Controlling Stomatitis

Before resorting to a full-scale extraction, you vet may recommend you try some at-home dental care. If this is the case, don’t beat yourself up if the task proves too much to handle. Even cats with perfectly healthy, pain- free mouths can bring down the house if you try and introduce them to a toothbrush: factor in all the pain and discomfort stomatitis naturally brings to the table, and you’ll be lucky to get away with your life. If you can’t manage it at your home, your vet may recommend a series of clinical treatments, usually revolving around professional cleaning, antibiotics, steroids or other immunosuppressive drugs.

However, while these treatments can help control the symptoms of stomatitis, they’ll do little to address its root cause. If your cat has an auto-immune reaction to plague, it’ll only take one missed brush, or one missed pill, for all the symptoms to return in their unholy glory. If you want to treat the problem once and for all, the only real solution is a full mouth extraction: by removing the teeth, you’ll remove the plague, effectively putting a full stop to the condition forever.

The Ultimate Solution

Unless you want to dedicate your life to constant vet visits, costly medication, and never-ending brushing, extraction, as Veterinary Practice News notes, is very much worth considering. When it comes to stomatitis, the teeth are the enemy- and removal is the only true solution. While some cats may only need their rear molars removed, others may need the full works. The process itself will vary: depending on your cat’s age, health, and general condition, your vet may either recommend a full extraction in one visit, or implement the procedure over the course of several appointments. As feline teeth are fragile little things that can easily break or splinter, your vet will usually take x-rays both before and after surgery to decide on the best approach, and to confirm that the full tooth and root have been removed.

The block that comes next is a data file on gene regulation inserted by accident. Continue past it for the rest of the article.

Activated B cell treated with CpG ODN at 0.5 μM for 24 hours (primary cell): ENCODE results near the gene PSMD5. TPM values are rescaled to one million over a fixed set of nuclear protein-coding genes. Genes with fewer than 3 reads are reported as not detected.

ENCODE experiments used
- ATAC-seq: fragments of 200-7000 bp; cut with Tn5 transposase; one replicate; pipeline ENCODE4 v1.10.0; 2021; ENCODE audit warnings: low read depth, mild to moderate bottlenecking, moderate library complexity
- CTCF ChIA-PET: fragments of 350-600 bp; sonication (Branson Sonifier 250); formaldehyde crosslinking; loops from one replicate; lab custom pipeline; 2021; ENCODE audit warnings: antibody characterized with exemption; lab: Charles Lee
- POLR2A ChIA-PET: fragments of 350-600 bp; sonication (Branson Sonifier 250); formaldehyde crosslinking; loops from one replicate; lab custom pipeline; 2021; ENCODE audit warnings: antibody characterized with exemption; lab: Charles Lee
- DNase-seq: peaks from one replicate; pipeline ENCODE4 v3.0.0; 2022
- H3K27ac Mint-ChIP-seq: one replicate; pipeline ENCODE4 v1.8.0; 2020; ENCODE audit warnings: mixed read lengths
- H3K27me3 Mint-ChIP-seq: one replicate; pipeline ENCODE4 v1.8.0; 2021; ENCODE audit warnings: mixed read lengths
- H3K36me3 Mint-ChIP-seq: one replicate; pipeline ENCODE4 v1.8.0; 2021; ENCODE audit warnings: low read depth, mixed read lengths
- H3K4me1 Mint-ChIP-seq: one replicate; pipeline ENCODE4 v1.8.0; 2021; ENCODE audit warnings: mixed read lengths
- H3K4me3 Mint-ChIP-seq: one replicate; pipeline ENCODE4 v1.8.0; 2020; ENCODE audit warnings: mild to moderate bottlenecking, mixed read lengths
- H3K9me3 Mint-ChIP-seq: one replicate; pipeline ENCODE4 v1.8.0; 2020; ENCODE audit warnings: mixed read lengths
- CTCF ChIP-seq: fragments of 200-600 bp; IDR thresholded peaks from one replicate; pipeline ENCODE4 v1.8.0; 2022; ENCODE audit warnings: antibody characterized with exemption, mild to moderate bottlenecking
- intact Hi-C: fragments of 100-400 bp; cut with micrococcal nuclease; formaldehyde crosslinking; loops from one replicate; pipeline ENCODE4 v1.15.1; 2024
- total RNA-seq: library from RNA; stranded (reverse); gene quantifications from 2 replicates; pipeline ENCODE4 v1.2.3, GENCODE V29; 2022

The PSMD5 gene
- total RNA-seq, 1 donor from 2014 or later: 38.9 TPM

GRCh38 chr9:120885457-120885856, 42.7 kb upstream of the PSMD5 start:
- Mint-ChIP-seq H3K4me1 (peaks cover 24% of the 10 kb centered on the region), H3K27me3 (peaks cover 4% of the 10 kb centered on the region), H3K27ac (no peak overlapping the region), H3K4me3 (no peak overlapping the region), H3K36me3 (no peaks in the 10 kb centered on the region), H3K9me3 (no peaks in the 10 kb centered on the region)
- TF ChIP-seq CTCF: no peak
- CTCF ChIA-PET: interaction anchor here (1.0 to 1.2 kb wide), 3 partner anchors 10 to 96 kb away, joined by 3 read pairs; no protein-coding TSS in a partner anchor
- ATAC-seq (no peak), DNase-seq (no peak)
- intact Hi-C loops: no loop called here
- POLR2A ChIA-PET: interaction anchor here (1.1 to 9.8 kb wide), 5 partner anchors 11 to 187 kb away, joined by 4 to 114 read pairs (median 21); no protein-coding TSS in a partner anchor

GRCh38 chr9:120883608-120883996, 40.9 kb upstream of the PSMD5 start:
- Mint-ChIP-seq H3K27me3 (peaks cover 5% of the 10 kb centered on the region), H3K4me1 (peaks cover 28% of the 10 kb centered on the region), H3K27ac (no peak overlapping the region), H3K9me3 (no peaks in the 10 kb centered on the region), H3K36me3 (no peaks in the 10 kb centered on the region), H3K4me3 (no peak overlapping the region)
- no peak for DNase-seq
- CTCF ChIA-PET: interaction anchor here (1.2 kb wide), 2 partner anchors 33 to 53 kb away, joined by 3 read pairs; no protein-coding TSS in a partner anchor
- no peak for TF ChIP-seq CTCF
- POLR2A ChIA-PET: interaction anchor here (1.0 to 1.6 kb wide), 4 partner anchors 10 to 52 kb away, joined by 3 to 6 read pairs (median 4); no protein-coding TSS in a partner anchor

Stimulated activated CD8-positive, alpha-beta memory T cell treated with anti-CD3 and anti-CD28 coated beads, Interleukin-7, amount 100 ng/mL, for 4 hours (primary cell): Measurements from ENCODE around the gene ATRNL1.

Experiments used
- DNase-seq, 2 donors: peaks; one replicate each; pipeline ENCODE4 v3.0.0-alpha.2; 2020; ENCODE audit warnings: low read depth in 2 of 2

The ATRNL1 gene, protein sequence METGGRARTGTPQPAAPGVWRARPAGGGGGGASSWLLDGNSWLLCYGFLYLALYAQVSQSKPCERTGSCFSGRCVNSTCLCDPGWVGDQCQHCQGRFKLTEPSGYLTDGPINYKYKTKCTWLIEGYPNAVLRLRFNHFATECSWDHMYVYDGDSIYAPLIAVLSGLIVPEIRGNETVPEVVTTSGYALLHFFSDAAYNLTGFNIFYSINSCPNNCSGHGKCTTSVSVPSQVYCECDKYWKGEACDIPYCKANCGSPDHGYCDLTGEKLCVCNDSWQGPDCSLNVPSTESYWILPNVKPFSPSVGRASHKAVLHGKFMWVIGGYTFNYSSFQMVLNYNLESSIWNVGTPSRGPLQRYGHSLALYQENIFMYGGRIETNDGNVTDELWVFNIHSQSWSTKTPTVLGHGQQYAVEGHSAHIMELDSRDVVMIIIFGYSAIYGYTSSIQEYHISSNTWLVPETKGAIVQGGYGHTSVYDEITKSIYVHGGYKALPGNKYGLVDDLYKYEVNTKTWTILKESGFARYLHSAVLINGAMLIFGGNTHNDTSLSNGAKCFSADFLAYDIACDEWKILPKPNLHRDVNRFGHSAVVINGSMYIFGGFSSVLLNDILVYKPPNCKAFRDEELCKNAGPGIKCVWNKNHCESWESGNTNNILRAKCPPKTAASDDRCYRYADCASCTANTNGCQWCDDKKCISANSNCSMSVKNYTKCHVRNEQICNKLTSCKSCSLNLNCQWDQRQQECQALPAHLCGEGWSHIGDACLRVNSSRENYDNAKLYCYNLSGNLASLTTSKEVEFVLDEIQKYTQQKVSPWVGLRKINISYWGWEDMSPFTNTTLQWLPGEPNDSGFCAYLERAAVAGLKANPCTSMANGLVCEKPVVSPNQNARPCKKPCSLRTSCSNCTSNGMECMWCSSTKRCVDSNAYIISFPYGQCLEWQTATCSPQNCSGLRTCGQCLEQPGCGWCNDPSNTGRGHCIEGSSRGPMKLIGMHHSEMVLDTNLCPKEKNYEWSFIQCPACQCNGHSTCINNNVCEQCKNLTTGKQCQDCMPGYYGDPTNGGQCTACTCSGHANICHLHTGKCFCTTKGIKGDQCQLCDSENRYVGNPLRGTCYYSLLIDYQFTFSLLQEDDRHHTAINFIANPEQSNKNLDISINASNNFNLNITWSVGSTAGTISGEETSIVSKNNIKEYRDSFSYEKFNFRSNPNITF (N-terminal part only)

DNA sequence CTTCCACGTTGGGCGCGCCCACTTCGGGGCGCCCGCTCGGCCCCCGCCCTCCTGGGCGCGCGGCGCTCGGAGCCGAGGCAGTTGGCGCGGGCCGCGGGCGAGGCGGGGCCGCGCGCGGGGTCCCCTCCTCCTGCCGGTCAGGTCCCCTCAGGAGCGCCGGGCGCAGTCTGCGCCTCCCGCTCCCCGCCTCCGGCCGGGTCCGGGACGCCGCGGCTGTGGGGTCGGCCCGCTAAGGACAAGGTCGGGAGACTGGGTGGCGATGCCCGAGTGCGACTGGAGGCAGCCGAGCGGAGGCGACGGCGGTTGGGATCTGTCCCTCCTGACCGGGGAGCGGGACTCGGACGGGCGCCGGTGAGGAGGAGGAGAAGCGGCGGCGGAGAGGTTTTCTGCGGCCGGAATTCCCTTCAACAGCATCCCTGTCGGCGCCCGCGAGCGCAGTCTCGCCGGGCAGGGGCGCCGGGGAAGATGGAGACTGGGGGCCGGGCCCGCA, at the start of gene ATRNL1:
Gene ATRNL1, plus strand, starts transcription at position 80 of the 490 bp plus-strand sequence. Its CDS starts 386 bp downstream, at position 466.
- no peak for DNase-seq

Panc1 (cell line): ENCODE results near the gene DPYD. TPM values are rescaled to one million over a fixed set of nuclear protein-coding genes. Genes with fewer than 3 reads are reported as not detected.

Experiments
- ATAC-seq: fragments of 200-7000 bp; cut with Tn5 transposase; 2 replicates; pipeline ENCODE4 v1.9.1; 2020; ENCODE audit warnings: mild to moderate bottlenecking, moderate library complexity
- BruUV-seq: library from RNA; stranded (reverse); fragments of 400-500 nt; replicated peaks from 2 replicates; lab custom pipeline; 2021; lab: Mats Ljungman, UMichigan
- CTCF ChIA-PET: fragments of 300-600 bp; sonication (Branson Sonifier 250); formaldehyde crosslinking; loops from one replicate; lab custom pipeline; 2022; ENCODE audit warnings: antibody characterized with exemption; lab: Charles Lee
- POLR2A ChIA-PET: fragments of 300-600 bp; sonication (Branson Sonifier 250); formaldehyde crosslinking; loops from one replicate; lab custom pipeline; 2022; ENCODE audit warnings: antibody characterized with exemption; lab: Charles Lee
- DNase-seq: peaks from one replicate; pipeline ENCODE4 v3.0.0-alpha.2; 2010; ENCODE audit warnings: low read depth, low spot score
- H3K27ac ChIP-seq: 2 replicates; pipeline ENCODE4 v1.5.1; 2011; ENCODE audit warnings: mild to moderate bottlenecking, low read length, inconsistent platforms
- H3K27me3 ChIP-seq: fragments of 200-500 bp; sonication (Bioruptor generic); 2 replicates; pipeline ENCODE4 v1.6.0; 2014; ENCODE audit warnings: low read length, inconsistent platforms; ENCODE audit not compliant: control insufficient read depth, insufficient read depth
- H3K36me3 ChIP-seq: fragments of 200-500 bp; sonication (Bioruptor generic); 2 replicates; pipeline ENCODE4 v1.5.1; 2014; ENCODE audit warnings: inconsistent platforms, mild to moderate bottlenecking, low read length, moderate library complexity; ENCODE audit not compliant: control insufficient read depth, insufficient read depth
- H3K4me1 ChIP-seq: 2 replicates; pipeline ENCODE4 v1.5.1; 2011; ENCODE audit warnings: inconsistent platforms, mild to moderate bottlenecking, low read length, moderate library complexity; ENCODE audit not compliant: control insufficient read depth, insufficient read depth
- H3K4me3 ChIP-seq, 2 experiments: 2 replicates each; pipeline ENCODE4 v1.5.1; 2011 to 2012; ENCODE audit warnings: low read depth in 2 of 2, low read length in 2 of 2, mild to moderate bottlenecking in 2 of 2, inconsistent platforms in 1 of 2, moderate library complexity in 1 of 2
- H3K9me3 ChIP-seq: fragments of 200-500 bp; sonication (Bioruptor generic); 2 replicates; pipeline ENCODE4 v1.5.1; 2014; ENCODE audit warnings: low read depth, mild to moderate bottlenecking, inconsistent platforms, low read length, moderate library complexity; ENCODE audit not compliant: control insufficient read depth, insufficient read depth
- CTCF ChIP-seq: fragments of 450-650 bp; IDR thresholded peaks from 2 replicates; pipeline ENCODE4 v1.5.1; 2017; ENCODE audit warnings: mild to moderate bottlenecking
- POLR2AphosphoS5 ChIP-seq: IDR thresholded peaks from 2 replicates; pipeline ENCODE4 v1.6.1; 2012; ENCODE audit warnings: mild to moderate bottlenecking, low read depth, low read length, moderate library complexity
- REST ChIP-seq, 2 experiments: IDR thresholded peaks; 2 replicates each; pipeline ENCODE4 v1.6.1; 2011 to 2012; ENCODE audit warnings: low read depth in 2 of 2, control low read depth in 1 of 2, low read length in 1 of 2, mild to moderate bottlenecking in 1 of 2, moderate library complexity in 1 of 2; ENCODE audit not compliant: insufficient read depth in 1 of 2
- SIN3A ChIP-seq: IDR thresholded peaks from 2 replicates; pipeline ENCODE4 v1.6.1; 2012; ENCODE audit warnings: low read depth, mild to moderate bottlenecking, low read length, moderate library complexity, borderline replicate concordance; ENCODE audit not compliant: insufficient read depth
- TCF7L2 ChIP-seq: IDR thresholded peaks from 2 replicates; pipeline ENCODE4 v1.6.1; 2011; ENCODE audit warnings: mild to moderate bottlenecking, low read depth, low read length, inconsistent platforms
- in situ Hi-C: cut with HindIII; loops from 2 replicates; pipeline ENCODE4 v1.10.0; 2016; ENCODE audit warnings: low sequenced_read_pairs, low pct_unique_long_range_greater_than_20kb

Common Questions

If your vet recommends a full extraction, you’ll probably be struck by a whole host of worries. Fortunately, most are unfounded. If you’re concerned your cat won’t be able to enjoy their usual food, don’t be. After their mouth has healed, they’ll be able to return to their normal diet without problem, and will even be able to enjoy kibble once their gums have returned to their full strength. Full extraction can be costly, and certainly one you’ll need to have a little set by for. However, once it’s done, it’s done: without teeth, your cat will be able to resume their normal habits and routine without pain. You, meanwhile, will be free of all those costly vet visits and expensive medication bills, both of which would otherwise run on for the rest of your cat’s life. Most importantly, you’ll be free of the distress of seeing your little friend in distress, and that, as any pet parent knows, is priceless.